Jeff Greene, an out-of-work engineer who would be homeless if not for a room in a residential hotel paid for by the city, grabbed a shovel Friday afternoon and began digging holes in a patch of dirt in Hayes Valley.
Greene, 45, was helping plant an urban fruit orchard along Octavia Boulevard on land once under the shadow of a freeway ramp.
His volunteer labor was used to help launch a nationwide project dubbed "Communities Take Root" in which fruit trees will be planted in 25 more communities across the United States to bring fresh and nutritious foods to the poor and others in need.
(also at Right of Assembly)
It's about 4:30 p.m., and the staff at Irene's Cafe in Fresno, Calif., knows to expect a food pickup. But this isn't a typical order. Instead, it's a bucket filled with food waste - French fries, lemon slices, pickles and pasta covered in sauce.
Grant McDougald sets the bucket on a trailer attached to his bicycle. Then it's off to Starbucks to pick up coffee grounds. A stop at Piemonte's Italian Delicatessen yields scraps such as tomato, lettuce and parsley. And a visit to Panaderia Natalie nets a bucket full of eggshells.
Launching such a garden requires a lot of labor and time. Boujikian says she and two of her roommates each work in the garden about 40 hours a week. They live at the center, a rundown house they're slowly renovating into a resource for homeless people. (Kincaid, the center's namesake, was a homeless activist who died in 2007.)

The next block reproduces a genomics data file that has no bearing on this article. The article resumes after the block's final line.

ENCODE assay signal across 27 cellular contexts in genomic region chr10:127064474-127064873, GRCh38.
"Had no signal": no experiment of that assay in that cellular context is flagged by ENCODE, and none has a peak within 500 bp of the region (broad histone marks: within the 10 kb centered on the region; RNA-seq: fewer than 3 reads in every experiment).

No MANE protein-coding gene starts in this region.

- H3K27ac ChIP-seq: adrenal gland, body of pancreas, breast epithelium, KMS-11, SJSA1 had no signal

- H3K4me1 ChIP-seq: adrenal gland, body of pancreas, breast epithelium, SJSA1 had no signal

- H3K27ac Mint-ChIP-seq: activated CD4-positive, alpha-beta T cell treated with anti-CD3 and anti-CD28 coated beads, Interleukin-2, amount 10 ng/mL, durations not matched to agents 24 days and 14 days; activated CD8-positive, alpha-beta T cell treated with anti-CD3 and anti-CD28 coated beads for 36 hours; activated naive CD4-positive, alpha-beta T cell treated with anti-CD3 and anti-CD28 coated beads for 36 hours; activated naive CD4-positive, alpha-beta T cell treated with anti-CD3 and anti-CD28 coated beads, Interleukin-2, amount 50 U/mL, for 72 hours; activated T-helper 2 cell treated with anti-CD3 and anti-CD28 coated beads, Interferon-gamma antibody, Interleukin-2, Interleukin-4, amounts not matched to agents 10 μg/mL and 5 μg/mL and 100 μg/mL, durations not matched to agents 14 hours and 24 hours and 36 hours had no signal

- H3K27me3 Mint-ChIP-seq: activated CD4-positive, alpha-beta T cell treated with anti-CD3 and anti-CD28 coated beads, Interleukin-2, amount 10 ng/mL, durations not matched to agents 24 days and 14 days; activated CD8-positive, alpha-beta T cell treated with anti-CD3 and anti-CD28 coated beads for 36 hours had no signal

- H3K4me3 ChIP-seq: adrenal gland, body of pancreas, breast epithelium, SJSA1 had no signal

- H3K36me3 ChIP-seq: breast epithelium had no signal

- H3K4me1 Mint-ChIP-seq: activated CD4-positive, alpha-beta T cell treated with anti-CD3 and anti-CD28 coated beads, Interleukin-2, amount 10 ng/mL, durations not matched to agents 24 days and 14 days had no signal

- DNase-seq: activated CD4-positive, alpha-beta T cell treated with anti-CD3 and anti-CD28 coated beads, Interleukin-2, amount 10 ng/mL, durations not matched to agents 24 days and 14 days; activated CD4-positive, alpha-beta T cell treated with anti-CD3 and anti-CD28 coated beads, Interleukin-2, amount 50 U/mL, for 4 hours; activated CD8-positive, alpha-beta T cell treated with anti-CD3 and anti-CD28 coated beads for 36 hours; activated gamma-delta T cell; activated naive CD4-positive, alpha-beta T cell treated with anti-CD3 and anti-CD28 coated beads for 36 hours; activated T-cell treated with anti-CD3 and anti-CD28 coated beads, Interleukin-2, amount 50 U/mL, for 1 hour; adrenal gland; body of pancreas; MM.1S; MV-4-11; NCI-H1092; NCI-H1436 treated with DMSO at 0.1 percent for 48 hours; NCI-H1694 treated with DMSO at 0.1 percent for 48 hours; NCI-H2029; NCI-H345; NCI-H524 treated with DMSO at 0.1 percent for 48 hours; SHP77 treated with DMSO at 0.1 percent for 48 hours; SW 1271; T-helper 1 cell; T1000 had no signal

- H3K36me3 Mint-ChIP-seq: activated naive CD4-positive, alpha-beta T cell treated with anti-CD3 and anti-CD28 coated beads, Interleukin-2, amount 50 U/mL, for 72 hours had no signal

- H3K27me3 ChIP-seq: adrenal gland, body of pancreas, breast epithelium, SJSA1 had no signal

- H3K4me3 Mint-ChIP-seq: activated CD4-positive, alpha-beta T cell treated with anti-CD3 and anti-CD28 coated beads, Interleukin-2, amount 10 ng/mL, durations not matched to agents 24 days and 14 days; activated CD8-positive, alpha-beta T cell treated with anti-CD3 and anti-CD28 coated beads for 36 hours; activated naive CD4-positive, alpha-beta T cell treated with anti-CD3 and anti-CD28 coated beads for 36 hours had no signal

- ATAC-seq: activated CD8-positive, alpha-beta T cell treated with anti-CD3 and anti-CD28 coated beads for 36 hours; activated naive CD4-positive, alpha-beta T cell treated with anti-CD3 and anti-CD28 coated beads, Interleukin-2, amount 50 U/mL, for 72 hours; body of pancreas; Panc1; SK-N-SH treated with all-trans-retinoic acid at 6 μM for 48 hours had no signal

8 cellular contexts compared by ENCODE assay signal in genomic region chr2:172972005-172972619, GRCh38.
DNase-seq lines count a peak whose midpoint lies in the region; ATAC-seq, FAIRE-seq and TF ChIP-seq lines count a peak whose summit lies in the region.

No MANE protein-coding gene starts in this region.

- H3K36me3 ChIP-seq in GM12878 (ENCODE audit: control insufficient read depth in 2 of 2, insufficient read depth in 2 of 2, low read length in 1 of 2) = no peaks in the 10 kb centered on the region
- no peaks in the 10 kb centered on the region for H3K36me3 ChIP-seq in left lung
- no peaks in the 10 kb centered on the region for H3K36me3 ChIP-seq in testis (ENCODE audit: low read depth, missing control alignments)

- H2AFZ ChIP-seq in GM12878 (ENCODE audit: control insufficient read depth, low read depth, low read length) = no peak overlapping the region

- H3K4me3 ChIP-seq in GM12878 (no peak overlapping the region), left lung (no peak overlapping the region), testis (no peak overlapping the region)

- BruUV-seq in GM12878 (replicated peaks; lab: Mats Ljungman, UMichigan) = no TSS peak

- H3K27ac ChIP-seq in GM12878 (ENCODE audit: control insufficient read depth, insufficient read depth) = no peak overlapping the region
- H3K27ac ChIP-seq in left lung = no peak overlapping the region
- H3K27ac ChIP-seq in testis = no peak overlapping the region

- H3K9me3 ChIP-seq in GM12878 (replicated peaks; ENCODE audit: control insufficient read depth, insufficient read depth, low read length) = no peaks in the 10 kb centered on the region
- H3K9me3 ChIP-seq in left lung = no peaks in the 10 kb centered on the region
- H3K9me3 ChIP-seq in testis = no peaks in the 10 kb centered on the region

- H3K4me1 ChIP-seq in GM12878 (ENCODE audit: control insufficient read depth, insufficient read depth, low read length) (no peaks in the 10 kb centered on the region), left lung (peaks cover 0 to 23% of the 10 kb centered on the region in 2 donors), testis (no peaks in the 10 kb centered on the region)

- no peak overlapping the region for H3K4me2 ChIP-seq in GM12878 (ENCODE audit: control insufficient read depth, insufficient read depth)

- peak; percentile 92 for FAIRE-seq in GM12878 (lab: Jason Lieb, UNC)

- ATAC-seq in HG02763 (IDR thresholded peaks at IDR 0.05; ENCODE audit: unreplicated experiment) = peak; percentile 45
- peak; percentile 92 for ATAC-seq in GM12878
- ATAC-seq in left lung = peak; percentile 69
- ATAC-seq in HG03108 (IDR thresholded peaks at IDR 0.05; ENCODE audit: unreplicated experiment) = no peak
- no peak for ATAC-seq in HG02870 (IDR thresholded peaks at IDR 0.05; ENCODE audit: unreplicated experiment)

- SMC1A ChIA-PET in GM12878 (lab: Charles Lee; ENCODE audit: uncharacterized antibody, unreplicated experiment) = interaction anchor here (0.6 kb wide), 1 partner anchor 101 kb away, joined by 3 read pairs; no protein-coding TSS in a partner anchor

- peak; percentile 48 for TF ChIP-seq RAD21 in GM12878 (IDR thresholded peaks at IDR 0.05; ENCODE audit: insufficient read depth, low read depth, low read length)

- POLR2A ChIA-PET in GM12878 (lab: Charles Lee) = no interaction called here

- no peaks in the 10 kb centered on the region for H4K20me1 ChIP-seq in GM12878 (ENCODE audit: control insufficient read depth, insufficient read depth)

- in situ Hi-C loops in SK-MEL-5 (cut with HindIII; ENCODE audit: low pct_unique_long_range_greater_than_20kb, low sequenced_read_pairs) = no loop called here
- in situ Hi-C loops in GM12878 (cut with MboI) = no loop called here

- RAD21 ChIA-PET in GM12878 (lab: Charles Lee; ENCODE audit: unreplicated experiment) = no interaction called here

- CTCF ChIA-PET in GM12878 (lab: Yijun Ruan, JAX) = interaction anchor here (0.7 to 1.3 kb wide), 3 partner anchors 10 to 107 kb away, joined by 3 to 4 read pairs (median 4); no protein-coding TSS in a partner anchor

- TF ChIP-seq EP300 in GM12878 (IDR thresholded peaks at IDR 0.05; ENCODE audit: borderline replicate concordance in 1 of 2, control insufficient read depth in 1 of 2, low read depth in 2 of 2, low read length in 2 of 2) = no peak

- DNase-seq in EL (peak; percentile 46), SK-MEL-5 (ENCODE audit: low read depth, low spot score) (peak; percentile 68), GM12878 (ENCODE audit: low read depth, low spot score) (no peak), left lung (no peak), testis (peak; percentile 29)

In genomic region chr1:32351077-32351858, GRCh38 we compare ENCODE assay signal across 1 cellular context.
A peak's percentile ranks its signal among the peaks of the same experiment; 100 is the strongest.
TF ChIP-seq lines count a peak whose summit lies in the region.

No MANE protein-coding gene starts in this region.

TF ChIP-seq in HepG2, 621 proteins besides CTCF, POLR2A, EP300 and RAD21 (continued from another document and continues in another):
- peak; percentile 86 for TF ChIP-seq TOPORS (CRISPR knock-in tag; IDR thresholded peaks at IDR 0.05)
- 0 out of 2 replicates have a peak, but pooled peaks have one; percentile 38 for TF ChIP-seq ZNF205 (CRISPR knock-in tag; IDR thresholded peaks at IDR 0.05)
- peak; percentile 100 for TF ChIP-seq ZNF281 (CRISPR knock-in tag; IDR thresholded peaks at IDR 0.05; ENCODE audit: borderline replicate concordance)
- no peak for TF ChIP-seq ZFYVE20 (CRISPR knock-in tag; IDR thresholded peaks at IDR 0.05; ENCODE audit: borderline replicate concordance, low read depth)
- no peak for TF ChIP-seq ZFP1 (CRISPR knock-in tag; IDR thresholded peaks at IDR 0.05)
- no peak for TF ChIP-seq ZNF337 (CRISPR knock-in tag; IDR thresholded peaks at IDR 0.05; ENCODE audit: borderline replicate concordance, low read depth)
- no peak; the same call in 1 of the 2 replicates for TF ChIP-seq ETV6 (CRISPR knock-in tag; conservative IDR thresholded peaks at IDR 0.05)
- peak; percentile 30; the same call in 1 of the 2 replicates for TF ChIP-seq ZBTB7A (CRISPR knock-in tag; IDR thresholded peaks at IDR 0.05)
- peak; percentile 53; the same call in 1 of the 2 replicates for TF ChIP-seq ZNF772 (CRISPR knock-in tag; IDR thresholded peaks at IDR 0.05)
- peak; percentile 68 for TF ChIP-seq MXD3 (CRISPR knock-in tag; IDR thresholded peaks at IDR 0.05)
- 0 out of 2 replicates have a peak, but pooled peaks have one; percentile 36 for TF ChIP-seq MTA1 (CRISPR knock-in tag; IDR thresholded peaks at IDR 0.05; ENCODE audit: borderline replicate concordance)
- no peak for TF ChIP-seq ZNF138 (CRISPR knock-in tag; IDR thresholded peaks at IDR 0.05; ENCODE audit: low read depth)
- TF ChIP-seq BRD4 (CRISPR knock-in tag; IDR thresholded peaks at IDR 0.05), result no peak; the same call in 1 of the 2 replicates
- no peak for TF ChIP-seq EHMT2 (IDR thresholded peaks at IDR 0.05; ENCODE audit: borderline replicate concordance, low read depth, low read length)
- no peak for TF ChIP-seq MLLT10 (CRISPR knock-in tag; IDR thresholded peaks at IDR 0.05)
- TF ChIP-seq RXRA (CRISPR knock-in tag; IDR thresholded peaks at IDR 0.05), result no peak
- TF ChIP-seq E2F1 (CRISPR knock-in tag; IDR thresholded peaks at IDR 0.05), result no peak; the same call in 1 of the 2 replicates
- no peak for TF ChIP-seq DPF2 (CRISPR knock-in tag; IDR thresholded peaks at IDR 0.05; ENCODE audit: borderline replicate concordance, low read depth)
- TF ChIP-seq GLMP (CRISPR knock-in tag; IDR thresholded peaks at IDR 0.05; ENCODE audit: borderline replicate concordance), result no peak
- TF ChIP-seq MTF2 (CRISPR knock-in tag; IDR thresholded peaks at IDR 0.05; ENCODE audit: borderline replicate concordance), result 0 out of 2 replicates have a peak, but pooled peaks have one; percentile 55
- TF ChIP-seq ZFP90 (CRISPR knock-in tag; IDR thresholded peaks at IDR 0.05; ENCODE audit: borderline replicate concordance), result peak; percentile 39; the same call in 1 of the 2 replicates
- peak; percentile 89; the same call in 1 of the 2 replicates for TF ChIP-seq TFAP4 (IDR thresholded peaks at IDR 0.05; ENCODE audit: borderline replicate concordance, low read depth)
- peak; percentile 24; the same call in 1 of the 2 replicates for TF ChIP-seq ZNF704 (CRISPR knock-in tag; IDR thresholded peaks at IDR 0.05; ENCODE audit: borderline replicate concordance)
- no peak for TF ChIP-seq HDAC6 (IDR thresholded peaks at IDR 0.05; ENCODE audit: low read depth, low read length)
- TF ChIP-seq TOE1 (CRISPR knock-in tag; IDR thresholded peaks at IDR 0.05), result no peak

Driven by a passion seen all over town, from burgeoning P-Patches to residents cultivating forsaken bits of soil, Seattle's officials have declared 2010 the Year of Urban Agriculture. With parking strips sprouting raised beds, productive gardens replacing lawns, and even a "dating" service called Urban Garden Share that matches up landless gardeners with those willing to share, Seattle has taken Michelle Obama's message of grow your own to heart. Even hipster-cool Seattle's Central Community College is offering a popular program on sustainable urban agriculture.
It doesn't really matter whether the food gardening renaissance is driven by do-it-yourself frugality in a time of economic uncertainties, or concern over food safety and the environment. Its joys are tangible and delicious; stepping out your back door to pick a dinner you grew from a couple of seed packets is viscerally satisfying. And not just Seattleites are replacing roses with rhubarb and hedging with blueberries. More than 41 million households in the U.S. grew a vegetable garden last year, meaning that a remarkable 38% of the population tended and harvested their own fresh food.